Teachers, Parents, and Librarians
Welcome! Here you’ll find a host of resources –- teacher’s guides, on-line learning, group games, and more — that will help you use my books in your classroom, library or at home. If you’re a parent or a librarian, don’t hesitate to explore the “teacher’s guides.” They can be a treasure trove for anyone looking to design learning opportunities for K-12 students. For hands-on activities, see the Fun Stuff.
If you’re interested in a presentation, school visit, Skype visit or in-school residency, please contact me here.
This resource is intended to inspire classroom teachers, parents, caregivers, and museum educators to use Monument Maker: Daniel Chester French and the Lincoln Memorial (written by Linda Booth Sweeney, illustrated by Shawn Fields, Tilbury House, 2019) with their students, children, and visitors. Developed by the Concord Museum Education Department, this guide includes activities for close-looking, writing, art-making, community connections, and engineering. The culminating project brings together all these important aspects of monument-making that were central to Daniel Chester French’s process of creating the compelling works of art highlighted in Monument Maker.
Grade Level: 2nd – 5th and can be adapted for younger or older audiences.
This classroom guide, designed for K-3 students, offers activities to help teachers integrate When the Wind Blows into English language arts (ELA), mathematics, science, and social studies curricula. All activities were created in conjunction with relevant content standards in ELA, math, science, social studies, art, and drama. And systems thinking and Biomimcry as well!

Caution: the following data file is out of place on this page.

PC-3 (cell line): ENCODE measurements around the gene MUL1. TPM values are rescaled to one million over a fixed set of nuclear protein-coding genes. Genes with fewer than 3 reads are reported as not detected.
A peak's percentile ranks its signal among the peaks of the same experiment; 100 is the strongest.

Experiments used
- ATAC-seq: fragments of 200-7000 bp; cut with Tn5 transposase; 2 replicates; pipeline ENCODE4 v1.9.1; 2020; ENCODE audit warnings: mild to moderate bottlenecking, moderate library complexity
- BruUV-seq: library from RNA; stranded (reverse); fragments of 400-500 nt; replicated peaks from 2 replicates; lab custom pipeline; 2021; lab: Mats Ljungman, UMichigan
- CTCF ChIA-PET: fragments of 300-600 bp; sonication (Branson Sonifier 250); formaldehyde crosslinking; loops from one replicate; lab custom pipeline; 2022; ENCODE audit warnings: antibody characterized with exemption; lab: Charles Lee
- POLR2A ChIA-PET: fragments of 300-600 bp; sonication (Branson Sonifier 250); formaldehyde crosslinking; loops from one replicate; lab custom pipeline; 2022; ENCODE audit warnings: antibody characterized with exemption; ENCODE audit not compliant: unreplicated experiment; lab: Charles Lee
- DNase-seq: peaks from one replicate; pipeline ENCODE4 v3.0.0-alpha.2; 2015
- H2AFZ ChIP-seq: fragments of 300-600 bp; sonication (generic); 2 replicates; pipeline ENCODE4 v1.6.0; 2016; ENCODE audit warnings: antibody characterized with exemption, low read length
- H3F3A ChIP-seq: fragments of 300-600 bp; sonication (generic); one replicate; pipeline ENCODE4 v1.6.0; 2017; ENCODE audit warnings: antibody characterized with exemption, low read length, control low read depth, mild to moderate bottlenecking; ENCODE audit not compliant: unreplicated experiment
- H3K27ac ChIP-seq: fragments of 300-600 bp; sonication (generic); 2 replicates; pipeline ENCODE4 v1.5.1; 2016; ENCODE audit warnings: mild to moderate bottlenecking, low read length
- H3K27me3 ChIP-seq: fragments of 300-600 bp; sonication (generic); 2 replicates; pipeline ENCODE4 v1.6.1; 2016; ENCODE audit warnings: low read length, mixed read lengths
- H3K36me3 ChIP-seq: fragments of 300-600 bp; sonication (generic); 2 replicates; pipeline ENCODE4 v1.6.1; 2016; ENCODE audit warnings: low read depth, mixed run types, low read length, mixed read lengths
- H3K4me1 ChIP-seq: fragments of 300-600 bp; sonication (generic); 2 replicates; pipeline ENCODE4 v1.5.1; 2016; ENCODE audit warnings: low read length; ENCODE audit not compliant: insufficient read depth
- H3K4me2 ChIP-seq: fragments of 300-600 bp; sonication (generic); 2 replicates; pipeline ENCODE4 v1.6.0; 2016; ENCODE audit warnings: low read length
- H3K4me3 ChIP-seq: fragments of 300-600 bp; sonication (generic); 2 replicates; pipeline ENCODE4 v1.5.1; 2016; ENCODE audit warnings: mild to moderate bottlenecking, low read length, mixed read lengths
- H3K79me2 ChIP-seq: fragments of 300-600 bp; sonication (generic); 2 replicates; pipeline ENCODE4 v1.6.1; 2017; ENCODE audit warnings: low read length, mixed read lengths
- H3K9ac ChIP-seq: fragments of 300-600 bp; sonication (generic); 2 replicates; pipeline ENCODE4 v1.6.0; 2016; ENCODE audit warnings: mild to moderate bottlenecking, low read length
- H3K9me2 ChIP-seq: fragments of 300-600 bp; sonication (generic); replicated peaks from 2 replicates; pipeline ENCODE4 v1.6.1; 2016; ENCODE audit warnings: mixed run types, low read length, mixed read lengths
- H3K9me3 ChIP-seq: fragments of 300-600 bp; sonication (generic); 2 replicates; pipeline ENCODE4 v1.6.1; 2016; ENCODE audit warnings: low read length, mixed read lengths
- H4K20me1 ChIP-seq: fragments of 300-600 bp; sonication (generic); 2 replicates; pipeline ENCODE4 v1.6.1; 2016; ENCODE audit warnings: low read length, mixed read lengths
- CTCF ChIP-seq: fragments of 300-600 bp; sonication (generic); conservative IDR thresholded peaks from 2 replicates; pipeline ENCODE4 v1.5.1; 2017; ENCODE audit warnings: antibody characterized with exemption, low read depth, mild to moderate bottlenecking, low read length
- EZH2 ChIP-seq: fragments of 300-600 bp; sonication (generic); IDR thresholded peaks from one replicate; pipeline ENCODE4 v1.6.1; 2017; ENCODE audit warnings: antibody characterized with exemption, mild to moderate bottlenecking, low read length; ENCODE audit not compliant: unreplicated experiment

The Connected Wisdom Teacher’s Guide is designed to guide educators through lesson plans that will explain living systems principles for their students. The guide was created with students aged10-18 in mind, but the lessons can be adapted for younger students.
The Healthy Chickens, Healthy Pastures Playkit and its companion curriculum guide help students think deliberately about living systems in a farm setting, encouraging them to see the people, land and wildlife in and around farms, not as a set of interesting but disconnected parts, but as components of vibrant, living systems. Through the discussions, interactive system mapping activities, and games, students explore the hidden interconnections and dynamics within a sustainable chicken farm. Concepts such as feedback loops, time horizon, stocks/flows and waste=food are illustrated through a study of the relationships between elements of a farm pasture: chickens, cows, soil, plants, manure, etc.
PBS Systems Literacy Collection
I’m thrilled to partner with PBS Learning Media to make systems literacy (or “thinking about systems”) more accessible to broader audiences. As you’ll see, the collection includes classroom-ready resources for all grade bands, a self-paced module for middle/high school students, and a professional development module for teachers. You can see a K-2 example here. There are two fun, short videos (see below) of me doing my best to imitate Bill Nye the Science Guy, but with curly hair.
What are systems? I look at what is a system and what’s not, what systems do, and why understanding systems is important. Systems and systems models are a cross-cutting concept in the Next Generation Science Standards
Understanding Causal Loops: In this video, I show how to use diagrams to help analyze systems behavior. The example I use is a social studies or engineering topic about how building new roads to relieve traffic congestion can have unexpected consequences.
A game designed to help people (ages 8-88) to “connect the dots” and think deliberately about living systems in a farm setting. The playkit includes a game, wikki stiks, systems glossary, systems maps, and more. A free curriculum guide is available here and you can download an article about the play kit here and here. If you are interested in a customized playkit, please contact me.
I worked with WGBH to integrate systems concepts into an interactive farm game for middle school students. Players learn about sustainable practices by growing crops, protecting them against unforeseen problems, and determining how best to conserve resources. The game is so realistic. Check it out!